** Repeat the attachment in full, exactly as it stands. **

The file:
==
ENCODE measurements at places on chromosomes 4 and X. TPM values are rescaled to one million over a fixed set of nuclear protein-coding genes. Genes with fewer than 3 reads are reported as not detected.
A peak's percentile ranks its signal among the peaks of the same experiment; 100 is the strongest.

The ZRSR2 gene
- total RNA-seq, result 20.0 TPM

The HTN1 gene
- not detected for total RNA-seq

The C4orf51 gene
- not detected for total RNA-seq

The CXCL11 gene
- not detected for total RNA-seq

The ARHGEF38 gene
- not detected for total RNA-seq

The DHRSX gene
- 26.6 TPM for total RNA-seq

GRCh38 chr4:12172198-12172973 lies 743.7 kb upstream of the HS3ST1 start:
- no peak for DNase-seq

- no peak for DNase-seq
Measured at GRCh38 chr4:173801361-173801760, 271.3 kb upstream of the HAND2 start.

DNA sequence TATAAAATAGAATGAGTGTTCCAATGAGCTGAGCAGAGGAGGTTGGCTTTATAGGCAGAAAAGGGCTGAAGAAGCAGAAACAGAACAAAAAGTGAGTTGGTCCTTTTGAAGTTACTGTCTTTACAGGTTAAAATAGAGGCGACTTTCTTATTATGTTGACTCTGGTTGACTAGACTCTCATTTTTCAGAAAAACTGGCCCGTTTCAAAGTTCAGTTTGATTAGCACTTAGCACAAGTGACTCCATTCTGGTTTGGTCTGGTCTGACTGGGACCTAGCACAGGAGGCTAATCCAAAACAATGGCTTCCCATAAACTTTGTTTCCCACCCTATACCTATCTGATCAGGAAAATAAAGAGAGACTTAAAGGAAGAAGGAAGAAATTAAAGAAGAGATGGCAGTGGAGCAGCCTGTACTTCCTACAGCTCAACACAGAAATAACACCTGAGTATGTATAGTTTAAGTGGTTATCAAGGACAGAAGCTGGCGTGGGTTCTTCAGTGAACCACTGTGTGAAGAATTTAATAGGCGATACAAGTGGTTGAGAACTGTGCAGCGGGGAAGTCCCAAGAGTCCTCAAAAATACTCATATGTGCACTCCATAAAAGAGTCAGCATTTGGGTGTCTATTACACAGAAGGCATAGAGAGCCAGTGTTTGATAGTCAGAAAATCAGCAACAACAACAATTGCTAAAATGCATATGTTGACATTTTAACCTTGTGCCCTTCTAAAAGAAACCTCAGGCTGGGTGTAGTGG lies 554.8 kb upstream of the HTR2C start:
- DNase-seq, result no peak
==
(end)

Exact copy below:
ENCODE measurements at places on chromosomes 4 and X. TPM values are rescaled to one million over a fixed set of nuclear protein-coding genes. Genes with fewer than 3 reads are reported as not detected.
A peak's percentile ranks its signal among the peaks of the same experiment; 100 is the strongest.

The ZRSR2 gene
- total RNA-seq, result 20.0 TPM

The HTN1 gene
- not detected for total RNA-seq

The C4orf51 gene
- not detected for total RNA-seq

The CXCL11 gene
- not detected for total RNA-seq

The ARHGEF38 gene
- not detected for total RNA-seq

The DHRSX gene
- 26.6 TPM for total RNA-seq

GRCh38 chr4:12172198-12172973 lies 743.7 kb upstream of the HS3ST1 start:
- no peak for DNase-seq

- no peak for DNase-seq
Measured at GRCh38 chr4:173801361-173801760, 271.3 kb upstream of the HAND2 start.

DNA sequence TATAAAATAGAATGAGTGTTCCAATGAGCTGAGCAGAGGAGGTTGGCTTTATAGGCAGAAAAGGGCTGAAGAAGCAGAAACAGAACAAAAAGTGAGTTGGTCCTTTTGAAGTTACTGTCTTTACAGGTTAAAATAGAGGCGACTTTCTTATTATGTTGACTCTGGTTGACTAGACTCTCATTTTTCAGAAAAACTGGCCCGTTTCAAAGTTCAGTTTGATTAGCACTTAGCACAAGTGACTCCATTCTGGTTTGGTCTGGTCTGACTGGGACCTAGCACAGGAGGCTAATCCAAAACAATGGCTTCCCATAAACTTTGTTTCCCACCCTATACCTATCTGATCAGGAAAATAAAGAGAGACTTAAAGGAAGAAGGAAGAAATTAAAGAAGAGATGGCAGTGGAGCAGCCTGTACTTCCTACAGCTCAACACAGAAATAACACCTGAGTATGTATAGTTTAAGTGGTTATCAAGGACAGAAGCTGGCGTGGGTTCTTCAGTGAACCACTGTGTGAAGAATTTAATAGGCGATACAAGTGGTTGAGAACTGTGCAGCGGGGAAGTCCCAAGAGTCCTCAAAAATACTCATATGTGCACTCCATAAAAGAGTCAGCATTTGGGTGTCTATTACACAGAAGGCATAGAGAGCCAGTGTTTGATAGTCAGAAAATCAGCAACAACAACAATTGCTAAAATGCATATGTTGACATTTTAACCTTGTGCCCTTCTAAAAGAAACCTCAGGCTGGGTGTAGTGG lies 554.8 kb upstream of the HTR2C start:
- DNase-seq, result no peak